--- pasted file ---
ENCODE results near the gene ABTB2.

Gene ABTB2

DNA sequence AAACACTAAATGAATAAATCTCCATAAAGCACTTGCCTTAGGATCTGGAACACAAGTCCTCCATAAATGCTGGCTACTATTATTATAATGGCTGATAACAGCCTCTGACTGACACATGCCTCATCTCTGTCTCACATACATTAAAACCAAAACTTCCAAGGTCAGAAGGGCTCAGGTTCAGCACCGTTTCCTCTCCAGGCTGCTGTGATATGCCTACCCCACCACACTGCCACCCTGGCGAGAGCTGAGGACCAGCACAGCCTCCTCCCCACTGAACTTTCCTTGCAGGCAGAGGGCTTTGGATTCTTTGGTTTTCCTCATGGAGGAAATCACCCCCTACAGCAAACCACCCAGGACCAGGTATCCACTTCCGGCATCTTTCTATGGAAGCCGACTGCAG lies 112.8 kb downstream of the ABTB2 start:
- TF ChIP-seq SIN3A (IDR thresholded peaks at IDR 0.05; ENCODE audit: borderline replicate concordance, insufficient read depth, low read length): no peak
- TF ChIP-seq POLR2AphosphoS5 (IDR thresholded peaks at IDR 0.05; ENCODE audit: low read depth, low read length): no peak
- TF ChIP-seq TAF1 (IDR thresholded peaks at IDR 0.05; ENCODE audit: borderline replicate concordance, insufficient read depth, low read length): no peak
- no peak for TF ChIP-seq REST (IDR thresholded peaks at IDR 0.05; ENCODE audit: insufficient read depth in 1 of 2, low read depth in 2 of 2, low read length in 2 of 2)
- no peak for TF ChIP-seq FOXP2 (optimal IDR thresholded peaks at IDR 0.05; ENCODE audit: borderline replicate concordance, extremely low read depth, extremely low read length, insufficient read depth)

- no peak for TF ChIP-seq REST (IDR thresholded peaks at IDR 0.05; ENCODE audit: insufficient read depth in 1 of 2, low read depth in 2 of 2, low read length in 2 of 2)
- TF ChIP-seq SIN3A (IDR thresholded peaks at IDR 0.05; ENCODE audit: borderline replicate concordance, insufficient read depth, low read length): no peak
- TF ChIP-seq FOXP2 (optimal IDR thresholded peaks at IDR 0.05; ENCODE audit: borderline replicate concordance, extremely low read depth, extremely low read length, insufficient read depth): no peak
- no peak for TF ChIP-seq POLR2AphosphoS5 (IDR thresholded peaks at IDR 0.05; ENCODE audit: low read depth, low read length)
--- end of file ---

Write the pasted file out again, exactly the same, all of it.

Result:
ENCODE results near the gene ABTB2.

Gene ABTB2

DNA sequence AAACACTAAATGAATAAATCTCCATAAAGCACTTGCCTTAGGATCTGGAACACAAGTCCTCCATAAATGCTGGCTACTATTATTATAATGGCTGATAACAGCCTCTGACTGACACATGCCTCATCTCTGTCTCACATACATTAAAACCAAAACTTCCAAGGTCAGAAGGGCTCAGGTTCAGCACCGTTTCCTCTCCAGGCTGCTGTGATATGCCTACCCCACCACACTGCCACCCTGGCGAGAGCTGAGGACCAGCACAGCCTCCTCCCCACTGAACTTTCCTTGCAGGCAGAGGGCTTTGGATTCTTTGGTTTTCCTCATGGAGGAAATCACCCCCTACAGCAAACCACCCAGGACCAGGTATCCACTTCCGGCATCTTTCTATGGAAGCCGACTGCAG lies 112.8 kb downstream of the ABTB2 start:
- TF ChIP-seq SIN3A (IDR thresholded peaks at IDR 0.05; ENCODE audit: borderline replicate concordance, insufficient read depth, low read length): no peak
- TF ChIP-seq POLR2AphosphoS5 (IDR thresholded peaks at IDR 0.05; ENCODE audit: low read depth, low read length): no peak
- TF ChIP-seq TAF1 (IDR thresholded peaks at IDR 0.05; ENCODE audit: borderline replicate concordance, insufficient read depth, low read length): no peak
- no peak for TF ChIP-seq REST (IDR thresholded peaks at IDR 0.05; ENCODE audit: insufficient read depth in 1 of 2, low read depth in 2 of 2, low read length in 2 of 2)
- no peak for TF ChIP-seq FOXP2 (optimal IDR thresholded peaks at IDR 0.05; ENCODE audit: borderline replicate concordance, extremely low read depth, extremely low read length, insufficient read depth)

- no peak for TF ChIP-seq REST (IDR thresholded peaks at IDR 0.05; ENCODE audit: insufficient read depth in 1 of 2, low read depth in 2 of 2, low read length in 2 of 2)
- TF ChIP-seq SIN3A (IDR thresholded peaks at IDR 0.05; ENCODE audit: borderline replicate concordance, insufficient read depth, low read length): no peak
- TF ChIP-seq FOXP2 (optimal IDR thresholded peaks at IDR 0.05; ENCODE audit: borderline replicate concordance, extremely low read depth, extremely low read length, insufficient read depth): no peak
- no peak for TF ChIP-seq POLR2AphosphoS5 (IDR thresholded peaks at IDR 0.05; ENCODE audit: low read depth, low read length)